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In many low-income nations agriculture is used as the primary source of income, which in the face of a changing climate, is known to be at considerable risk for the smallholder farmers that rely on it. Financial resources may enable smallholder farmers to implement adaptation practices and diversify income and investments, which has the potential to affect household income and food security. Here we explore relationships between access to different types of financial resources among male and female-headed households and women vs. men, use of financial resources, and its relationship to food security. We use data from the CGIAR Climate Change, Agriculture, and Food Security (CCAFS) program from four sites including Nyando (Western Kenya) and Wote (Eastern Kenya), Rakai (Uganda) and Kaffrine (Senegal), to represent major farming systems and agro-ecological zones across Africa. We find that male and female-headed households do not attempt to borrow financial resources in significantly different quantities; however, female-headed households are less likely to have access to financial resources if they wanted them. We find that men and male-headed households are more likely to access formal loans. As well, we find that male and female-headed households spend their financial resources differently with female-headed households most likely to use their credit for food, medical expenses and education and male-headed households most likely to use it on food, agriculture/ livestock inputs and education. Formals loans were more frequently associated with credit spent on agriculture/livestock inputs while informal loans were more likely to be utilized for buying food and medical care. In the context of food security we find that all households and sexes that attempted to borrow money in the past 12 months were less likely to borrow food or other goods, but that female-headed households were more than twice as likely to borrow food or other goods overall. These results add nuance to the relationship of financial resources to food security, suggesting that for many smallholders, especially women, credit is often used to obtain food and other health outcomes as compared to on-farm investment. The use of financial resources for these varying purposes likely has different short-term vs. long-term returns and tradeoffs, which could influence smallholder farmer capacity for climate change adaptation.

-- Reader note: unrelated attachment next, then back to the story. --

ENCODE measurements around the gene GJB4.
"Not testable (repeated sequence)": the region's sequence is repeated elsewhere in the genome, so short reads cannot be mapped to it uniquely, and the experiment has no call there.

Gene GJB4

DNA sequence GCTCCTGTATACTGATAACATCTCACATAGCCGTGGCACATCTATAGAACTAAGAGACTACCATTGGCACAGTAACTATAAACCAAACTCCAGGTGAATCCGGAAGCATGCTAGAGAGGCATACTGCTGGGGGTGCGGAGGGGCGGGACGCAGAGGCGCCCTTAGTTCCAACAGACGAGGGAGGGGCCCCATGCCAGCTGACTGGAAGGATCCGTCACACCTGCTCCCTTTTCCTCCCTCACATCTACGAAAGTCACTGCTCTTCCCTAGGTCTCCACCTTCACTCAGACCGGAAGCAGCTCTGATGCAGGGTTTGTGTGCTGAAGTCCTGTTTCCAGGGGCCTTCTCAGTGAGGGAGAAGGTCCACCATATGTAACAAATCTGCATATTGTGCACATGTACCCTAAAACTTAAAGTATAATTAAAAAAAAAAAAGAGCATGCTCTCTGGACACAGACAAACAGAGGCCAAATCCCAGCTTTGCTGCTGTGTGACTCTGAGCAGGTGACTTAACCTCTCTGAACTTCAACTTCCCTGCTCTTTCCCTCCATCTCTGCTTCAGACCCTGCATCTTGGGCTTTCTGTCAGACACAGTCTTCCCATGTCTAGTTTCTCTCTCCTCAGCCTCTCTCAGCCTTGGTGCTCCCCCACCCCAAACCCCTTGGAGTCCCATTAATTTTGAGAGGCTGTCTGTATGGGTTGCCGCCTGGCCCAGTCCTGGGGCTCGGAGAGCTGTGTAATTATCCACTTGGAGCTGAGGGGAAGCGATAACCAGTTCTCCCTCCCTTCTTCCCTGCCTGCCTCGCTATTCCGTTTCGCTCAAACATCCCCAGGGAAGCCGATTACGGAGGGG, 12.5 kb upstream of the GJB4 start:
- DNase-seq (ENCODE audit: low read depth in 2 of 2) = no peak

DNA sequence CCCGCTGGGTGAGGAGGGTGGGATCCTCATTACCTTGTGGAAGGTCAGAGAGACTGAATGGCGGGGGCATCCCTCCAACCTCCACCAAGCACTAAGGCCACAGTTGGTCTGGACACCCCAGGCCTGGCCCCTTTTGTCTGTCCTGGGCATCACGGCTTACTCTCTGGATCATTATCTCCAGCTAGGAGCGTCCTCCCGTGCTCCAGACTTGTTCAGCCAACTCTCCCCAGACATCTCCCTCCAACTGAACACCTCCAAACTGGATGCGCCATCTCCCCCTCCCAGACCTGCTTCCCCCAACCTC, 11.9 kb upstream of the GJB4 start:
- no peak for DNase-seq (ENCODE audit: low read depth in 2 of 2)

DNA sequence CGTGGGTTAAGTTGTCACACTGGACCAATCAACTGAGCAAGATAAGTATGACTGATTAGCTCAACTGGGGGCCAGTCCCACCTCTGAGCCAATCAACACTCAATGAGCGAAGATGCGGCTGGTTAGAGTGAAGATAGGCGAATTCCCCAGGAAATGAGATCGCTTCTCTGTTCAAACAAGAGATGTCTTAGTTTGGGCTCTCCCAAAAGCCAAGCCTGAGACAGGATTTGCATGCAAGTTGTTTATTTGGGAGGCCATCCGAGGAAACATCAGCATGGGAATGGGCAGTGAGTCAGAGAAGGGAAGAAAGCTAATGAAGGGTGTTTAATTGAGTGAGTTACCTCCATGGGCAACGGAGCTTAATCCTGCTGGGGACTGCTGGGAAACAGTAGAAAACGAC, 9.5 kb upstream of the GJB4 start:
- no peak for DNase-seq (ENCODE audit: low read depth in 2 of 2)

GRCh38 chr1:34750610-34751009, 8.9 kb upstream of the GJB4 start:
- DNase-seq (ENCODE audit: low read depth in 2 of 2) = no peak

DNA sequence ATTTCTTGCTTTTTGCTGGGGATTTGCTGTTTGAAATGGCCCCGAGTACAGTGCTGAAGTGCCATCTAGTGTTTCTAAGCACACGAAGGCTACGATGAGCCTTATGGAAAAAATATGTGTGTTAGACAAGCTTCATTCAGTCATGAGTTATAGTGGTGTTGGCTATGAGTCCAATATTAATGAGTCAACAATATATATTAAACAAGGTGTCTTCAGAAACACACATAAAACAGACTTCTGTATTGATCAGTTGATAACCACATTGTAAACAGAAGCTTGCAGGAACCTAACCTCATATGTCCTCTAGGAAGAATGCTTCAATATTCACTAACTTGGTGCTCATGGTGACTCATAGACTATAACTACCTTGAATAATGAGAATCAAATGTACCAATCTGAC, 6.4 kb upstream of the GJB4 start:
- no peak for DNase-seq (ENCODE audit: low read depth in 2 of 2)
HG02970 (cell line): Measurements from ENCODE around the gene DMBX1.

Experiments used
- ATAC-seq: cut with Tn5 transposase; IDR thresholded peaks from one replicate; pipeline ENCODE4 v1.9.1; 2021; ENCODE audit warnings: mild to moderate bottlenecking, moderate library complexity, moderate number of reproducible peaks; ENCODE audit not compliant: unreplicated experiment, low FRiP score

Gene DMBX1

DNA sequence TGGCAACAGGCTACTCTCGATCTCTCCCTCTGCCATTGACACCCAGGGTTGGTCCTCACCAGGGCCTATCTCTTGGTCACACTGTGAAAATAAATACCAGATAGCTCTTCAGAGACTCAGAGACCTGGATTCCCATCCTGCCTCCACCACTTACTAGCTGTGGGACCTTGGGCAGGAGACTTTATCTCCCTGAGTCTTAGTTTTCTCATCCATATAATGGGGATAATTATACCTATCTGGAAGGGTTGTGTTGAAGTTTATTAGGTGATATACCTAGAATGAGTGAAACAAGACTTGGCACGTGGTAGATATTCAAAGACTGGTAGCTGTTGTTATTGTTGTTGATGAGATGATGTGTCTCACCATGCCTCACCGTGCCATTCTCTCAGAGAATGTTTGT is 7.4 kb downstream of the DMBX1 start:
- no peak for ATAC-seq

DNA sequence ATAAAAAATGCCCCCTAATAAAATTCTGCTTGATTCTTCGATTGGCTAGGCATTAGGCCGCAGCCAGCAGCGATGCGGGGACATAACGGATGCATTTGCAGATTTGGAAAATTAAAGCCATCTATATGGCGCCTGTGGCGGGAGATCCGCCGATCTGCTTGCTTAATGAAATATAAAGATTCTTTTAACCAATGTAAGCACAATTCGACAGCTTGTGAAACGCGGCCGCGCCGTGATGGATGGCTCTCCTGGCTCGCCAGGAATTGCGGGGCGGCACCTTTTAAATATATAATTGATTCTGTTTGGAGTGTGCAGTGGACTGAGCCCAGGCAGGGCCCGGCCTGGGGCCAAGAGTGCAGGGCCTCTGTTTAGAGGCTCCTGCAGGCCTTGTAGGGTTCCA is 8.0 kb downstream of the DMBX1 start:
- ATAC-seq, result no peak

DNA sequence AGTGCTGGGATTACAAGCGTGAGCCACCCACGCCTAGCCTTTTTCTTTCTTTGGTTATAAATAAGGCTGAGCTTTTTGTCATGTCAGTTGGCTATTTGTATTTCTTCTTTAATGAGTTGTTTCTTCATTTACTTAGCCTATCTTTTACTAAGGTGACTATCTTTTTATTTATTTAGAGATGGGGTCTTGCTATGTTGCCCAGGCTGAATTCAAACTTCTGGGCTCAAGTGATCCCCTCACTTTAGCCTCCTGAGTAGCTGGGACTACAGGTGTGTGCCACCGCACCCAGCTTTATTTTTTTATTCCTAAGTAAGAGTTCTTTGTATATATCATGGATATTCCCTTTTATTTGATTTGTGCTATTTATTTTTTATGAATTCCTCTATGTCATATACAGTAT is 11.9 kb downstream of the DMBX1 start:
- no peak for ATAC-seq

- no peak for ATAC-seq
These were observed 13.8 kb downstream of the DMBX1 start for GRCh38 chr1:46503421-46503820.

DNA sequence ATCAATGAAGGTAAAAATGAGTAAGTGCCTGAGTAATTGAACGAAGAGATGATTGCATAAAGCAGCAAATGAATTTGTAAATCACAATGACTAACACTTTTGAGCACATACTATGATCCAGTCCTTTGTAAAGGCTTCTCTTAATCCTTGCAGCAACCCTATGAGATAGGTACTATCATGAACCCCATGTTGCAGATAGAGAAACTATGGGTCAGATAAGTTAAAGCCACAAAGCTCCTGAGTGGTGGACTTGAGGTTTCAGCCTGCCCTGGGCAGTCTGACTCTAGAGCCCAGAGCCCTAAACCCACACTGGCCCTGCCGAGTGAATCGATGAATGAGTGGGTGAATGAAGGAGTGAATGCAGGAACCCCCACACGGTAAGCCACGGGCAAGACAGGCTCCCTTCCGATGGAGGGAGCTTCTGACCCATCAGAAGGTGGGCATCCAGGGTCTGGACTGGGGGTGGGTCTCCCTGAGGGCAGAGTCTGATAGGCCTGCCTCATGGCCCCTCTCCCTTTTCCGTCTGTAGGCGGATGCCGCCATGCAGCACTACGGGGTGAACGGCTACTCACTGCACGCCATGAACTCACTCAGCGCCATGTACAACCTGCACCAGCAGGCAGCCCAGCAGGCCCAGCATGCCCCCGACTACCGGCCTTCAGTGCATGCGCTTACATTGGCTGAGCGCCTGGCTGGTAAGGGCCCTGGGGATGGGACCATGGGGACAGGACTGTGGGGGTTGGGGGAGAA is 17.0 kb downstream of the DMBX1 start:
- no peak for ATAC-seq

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Creative Commons Attribution 4.0 International License
This work is licensed under a Creative Commons Attribution 4.0 International License.

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© 2019 Carranza and Niles.



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